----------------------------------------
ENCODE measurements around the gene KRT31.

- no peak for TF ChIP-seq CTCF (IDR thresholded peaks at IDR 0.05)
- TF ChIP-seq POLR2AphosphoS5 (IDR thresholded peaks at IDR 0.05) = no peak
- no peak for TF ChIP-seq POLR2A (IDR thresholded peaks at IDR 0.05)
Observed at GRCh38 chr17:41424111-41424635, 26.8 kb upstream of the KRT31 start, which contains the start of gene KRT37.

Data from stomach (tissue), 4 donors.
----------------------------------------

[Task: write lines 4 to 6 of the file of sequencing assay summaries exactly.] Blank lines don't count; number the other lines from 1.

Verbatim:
- no peak for TF ChIP-seq POLR2A (IDR thresholded peaks at IDR 0.05)
Observed at GRCh38 chr17:41424111-41424635, 26.8 kb upstream of the KRT31 start, which contains the start of gene KRT37.

Data from stomach (tissue), 4 donors.